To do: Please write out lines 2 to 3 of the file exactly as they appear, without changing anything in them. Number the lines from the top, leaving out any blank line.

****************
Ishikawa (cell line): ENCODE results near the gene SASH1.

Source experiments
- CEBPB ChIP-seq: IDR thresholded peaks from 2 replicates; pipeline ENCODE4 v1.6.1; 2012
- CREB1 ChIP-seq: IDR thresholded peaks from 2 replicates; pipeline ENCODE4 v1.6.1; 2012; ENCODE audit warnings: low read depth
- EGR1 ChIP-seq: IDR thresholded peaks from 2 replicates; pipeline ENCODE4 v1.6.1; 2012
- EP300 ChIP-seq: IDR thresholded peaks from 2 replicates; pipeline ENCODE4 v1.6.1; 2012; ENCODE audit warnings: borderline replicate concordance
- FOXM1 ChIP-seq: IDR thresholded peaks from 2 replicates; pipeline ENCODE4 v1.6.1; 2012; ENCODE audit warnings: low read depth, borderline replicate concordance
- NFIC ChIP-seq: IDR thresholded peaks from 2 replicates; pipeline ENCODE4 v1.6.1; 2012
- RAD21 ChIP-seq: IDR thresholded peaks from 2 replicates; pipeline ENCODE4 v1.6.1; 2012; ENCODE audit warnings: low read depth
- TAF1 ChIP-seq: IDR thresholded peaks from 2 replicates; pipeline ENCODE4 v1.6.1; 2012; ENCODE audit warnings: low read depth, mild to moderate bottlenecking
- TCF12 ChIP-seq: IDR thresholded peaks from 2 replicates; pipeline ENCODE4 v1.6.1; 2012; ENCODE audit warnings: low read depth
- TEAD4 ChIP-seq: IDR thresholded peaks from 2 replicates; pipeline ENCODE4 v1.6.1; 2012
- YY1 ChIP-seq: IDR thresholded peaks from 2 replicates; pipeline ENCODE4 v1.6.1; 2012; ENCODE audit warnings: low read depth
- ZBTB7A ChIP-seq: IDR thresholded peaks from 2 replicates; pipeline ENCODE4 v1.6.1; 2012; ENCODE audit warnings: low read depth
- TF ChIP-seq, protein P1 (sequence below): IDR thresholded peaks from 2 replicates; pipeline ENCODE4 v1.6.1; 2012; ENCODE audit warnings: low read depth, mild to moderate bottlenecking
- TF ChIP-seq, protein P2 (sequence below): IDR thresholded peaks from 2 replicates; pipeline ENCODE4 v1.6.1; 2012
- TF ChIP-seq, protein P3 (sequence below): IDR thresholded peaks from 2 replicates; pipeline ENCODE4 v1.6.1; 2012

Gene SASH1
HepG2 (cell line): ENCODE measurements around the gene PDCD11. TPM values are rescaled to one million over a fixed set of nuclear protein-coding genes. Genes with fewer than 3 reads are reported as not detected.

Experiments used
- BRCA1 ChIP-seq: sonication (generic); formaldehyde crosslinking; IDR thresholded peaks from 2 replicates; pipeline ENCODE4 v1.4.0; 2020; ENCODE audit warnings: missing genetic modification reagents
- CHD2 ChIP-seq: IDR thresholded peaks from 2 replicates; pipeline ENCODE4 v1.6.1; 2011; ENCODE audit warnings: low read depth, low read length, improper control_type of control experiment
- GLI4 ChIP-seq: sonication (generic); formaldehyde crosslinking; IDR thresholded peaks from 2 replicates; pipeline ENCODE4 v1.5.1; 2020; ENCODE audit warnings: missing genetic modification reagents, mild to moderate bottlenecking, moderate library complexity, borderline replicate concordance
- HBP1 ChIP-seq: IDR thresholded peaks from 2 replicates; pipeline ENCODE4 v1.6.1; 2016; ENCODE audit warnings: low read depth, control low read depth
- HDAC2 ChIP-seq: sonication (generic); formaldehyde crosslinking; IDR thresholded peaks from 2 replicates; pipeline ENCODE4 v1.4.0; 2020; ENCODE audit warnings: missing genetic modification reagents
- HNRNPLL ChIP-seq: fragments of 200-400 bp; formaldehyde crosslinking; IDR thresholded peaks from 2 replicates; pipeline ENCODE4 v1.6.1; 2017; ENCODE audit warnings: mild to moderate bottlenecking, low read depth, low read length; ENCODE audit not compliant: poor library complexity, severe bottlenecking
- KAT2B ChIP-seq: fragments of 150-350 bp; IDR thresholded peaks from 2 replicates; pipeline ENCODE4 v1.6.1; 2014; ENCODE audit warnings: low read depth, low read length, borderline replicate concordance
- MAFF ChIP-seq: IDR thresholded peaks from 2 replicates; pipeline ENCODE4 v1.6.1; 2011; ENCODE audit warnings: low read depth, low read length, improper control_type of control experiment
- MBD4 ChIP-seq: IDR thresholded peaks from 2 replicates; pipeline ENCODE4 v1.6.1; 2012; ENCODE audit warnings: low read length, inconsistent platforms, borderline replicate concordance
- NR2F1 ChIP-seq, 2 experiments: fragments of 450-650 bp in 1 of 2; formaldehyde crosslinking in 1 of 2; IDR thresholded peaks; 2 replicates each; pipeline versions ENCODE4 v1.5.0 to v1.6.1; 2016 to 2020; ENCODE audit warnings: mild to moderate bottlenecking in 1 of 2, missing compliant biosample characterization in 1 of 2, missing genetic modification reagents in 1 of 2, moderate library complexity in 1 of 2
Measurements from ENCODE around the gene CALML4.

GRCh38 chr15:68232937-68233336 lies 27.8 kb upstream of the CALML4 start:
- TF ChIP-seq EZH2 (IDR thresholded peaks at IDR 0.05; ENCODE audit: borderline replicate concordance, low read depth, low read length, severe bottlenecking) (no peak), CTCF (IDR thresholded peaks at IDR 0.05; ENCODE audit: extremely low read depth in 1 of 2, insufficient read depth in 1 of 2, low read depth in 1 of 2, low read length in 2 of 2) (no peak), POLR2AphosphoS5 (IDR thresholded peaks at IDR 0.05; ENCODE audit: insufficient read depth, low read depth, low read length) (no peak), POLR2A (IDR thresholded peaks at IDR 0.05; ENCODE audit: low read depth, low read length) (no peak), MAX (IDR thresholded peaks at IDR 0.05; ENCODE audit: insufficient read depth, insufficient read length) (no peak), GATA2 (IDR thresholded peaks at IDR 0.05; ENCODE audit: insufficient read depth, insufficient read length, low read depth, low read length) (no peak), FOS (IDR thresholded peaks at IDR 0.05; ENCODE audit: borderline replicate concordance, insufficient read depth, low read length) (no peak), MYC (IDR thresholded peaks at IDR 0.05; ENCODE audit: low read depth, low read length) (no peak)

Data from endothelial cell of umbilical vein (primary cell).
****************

Source experiments
- CEBPB ChIP-seq: IDR thresholded peaks from 2 replicates; pipeline ENCODE4 v1.6.1; 2012